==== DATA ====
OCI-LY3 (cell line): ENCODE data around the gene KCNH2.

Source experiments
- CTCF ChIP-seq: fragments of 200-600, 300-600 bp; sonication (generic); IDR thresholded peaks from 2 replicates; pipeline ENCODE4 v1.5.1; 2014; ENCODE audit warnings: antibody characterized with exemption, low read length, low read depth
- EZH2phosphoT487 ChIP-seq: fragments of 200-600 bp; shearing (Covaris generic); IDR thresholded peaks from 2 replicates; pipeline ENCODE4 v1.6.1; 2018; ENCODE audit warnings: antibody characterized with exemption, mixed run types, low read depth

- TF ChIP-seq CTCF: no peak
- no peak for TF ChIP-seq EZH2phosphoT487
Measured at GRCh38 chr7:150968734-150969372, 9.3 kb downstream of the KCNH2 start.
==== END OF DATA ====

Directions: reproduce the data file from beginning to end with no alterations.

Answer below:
OCI-LY3 (cell line): ENCODE data around the gene KCNH2.

Source experiments
- CTCF ChIP-seq: fragments of 200-600, 300-600 bp; sonication (generic); IDR thresholded peaks from 2 replicates; pipeline ENCODE4 v1.5.1; 2014; ENCODE audit warnings: antibody characterized with exemption, low read length, low read depth
- EZH2phosphoT487 ChIP-seq: fragments of 200-600 bp; shearing (Covaris generic); IDR thresholded peaks from 2 replicates; pipeline ENCODE4 v1.6.1; 2018; ENCODE audit warnings: antibody characterized with exemption, mixed run types, low read depth

- TF ChIP-seq CTCF: no peak
- no peak for TF ChIP-seq EZH2phosphoT487
Measured at GRCh38 chr7:150968734-150969372, 9.3 kb downstream of the KCNH2 start.